VOLHYNIA, a government of south-western Russia, bounded by the Polish provinces of Lublin and Siedlce on the W., Grodno and Minsk on the N., Eictf on the E., and Podolia and Galicia (Austria) on the S., has an area of 27,731 square miles. A broad and flat spur of the Carpathians - the Avratynsk plateau - which enters from the west and spreads eastward towards the Dnieper, occupies its southern portion, reaching a maximum elevation of 1200 feet ; another branch of the Carpathians in the west of the government ranges between 700 and 900 feet at its highest points. Both are deeply grooved in some places, and the crags give a hilly aspect to the districts where they occur. The remainder of the government, which is quite flat, with an imperceptible slope towards the marshes of Pinsk, is known as the Polyesie (see Mixsii). It is covered by-impassable marshes (sometimes as much as 400 square miles in extent), sparsely interspersed with forests and traversed by languid streams, with low, almost inaccessible banks, here and there diversified by sandy dunes. The drainage of the Polyesie is, however, being vigorously carried on, and large tracts of meadow land have already been reclaimed by extensive operations recently undertaken by Government. Among the marshes are many small lakes. Volhynia is copiously watered by a number of comparatively unimportant rivers which rise in the Avratynsk Hills and flow northwards towards the Dnieper ; the Pripet with the Turia, the Styr, the Goryii, the Slutch, and other smaller tributaries of the Dnieper are navigable by small boats, and considerable quantities of timber and firewood are floated. By the western Bug, which separates Volhynia from Poland, timber is floated and corn and various goods shipped to Prussia.
The geological formation of Volhynia is very simple. The Avratynsk Hills, consisting of granite and various crystalline rocks, are covered with the Chalk, above which in turn are Tertiary sandstones, sands, and clays containing lignite. The whole is covered by Glacial deposits and Lacustrine clays, reaching a great thickness in the north. Kaolin, pottery clay, and iron ore are the chief mineral products ; amber also is occasionally found in the Tertiary sands. The climate of Volhynia, notwithstanding the influence of its marshes, is much milder than that of central Russia within the Caine latitudes. The vegetation on the southern slopes of the Avratynsk Hills begins to show something of a West-European character ; oaks, maples, and limes prevail, while on the northern slope there are immense forests of Scotch fir. The forests cover more than one-third of the entire area, and it is reckoned that 2,500,000 acres yield timber for building purposes.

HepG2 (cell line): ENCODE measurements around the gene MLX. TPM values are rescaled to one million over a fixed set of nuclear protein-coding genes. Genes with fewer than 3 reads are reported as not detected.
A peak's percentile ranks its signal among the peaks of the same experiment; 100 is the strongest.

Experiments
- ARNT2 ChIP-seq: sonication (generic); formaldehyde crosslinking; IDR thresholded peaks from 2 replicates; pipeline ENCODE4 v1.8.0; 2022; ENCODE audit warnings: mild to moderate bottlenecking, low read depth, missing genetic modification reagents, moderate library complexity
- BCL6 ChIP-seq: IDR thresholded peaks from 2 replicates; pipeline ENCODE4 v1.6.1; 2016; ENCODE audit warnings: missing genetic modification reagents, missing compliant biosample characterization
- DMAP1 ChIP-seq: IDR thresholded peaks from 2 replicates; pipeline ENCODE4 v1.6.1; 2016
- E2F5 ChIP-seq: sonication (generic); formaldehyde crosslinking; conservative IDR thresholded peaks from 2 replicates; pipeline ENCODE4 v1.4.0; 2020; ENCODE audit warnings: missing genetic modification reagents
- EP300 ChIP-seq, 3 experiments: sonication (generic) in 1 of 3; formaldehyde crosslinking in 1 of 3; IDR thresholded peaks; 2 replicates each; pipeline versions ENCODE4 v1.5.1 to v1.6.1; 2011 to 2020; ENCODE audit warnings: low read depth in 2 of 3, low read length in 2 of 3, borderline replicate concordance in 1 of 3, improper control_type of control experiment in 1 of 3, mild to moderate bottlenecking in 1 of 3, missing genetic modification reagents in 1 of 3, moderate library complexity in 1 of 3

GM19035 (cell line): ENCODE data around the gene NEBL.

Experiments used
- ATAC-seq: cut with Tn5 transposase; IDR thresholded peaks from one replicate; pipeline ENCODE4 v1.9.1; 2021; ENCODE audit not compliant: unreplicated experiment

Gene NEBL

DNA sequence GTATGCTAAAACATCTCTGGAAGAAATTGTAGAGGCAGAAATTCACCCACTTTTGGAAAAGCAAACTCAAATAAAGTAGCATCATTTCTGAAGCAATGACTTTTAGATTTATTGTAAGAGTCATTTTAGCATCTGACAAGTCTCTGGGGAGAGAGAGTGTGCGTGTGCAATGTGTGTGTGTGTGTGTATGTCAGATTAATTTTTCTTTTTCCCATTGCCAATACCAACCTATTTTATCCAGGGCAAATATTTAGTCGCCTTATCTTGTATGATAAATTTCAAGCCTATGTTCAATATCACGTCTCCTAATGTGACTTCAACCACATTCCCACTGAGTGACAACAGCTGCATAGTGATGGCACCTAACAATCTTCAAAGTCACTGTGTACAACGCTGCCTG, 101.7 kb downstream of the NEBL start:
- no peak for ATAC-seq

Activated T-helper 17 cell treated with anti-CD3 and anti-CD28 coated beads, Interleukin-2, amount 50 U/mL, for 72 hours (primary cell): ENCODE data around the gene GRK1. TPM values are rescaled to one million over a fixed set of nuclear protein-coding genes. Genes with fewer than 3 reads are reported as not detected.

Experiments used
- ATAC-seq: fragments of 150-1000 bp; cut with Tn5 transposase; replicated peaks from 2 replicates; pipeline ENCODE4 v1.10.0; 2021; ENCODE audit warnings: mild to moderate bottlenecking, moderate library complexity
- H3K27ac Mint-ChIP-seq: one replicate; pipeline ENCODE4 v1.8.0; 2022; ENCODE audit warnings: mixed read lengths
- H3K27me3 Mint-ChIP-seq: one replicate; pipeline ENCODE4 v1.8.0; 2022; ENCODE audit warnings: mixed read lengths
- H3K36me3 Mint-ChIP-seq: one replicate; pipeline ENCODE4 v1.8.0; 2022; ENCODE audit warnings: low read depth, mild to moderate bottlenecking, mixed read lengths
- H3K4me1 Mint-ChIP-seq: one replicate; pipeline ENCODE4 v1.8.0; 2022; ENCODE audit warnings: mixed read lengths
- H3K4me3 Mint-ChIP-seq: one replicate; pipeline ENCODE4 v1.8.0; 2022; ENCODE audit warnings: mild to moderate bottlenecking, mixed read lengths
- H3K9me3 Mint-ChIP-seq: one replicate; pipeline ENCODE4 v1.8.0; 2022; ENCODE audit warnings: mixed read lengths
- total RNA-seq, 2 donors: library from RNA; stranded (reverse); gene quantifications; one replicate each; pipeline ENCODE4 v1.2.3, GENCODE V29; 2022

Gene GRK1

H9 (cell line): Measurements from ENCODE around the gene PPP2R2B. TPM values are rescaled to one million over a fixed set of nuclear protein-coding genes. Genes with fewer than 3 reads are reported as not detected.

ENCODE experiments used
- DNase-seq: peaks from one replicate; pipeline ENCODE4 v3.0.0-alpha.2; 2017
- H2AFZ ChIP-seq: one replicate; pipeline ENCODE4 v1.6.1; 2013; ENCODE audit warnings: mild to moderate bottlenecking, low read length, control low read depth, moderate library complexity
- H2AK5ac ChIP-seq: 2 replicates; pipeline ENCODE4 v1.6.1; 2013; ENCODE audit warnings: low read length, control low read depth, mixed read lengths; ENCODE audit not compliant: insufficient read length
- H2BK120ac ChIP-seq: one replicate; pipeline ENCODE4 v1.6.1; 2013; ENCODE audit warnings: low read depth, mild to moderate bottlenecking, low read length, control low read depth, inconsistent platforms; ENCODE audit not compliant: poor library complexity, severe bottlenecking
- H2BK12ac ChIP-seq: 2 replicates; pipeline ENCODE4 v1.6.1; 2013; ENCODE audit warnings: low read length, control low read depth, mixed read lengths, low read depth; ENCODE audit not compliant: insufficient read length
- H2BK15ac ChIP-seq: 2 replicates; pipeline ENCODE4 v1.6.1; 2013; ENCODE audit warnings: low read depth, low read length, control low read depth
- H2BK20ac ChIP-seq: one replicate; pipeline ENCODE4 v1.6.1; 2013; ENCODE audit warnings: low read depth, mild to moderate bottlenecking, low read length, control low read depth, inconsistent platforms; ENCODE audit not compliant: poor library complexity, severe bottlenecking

The population of Volhynia in 1881 was 2,096,475, of whom nearly four-fifths were Little Russians (from 70 to 91 per cent. in various districts); there were 30,000 White Russians and some 10,000 Great Russians. Next in importance to the Russians Collie the Jews, who numbered about 12 per cent. of the population. The Poles arc variously estimated at from 120,000 to 170,000, but are certainly under 7 per cent. of the total population. The Germans number about 30,000. Agriculture cannot be said to flourish except on the Avratynsk plateau and its slopes, but is still the chief occupation, and more than one-third of the area is under crops. The fertile soil of the south produces a surplusage of corn, which is either used in distilleries or exported ; the average crops from 1883 to 1885 were 1,606,000 quarters of rye, 550,000 of wheat, 1,145,000 of oats, 394,000 of barley, and 1,032,000 of potatoes. Ilay is exported, but cattle-breeding has been almost stationary since 1850. in 1883 there were 506,500 horses, (155,050 cattle, and 571,500 sheep. Wool is exported. Beet is largely grown for sugar (38,000 acres, producing 4,800,000 ewts., having been under this crop in 1885). The culture of tobacco is rapidly extending (7000 tobacco plantations yielding about 8000 ewts. of tobacco in 1885). In the Polyesie the principal occupations are connected with the export of timber and firewood, the preparation of pitch, tar, potash, and various wooden wares, and boat-building. The will boar, bear, fox, and hare are limited.
The manufactures in 1884 yielded 18,684,000 roubles, as against only 2,856,000 in 1860. The goods principally produced are sugar, spirits, woollen cloth, paper, china, and metal wares. Wool, corn, hides, and tallow are partly manufactured within the government, and partly exported to Riga and Poland. Volhynia is traversed by a railway from Kieft' via Berditeheff to Brest-Litovsk, with branches to Lublin and to Lemberg. Tho traffic by this line is considerable, and the Radziviloff customhouse, ou the Austrian frontier, is one of the most important in Russia.
Volhynia is divided into twelve districts, the chief towns of which are ZIIITOMIIL (q.v.), which had 54,830 inhabitants in 1884, Dubin) (7255), Novel (13,980), liremenets (10,560), Lutsk (13,770), Novgrad Volhynskiy (13,590), Ostrog (16,520), Ovrutch (6480), Radziviloff (7350), Rovno (7300), Stare-lionstantinoff (17,980), and Zastavl (10,120).
Volhynia has been inhabited by Slavonians from a remote antiquity. In Nestor's Annals its people are mentioned under the name of Dulebs, and later in the 12th century they were known as Velhynians and Buzhans (dwellers on the Bug). From the 9th century the towns of Volhynia - Vladimir, Ovrutch, Lutsk, and Dubno - were ruled by descendants of Rurik, and the land of Volhynia remained independent until the 14th century, when it fell under Lithuania. In 1659 it was annexed to Poland, and so remained until 1795, when it was taken possession of by Russia.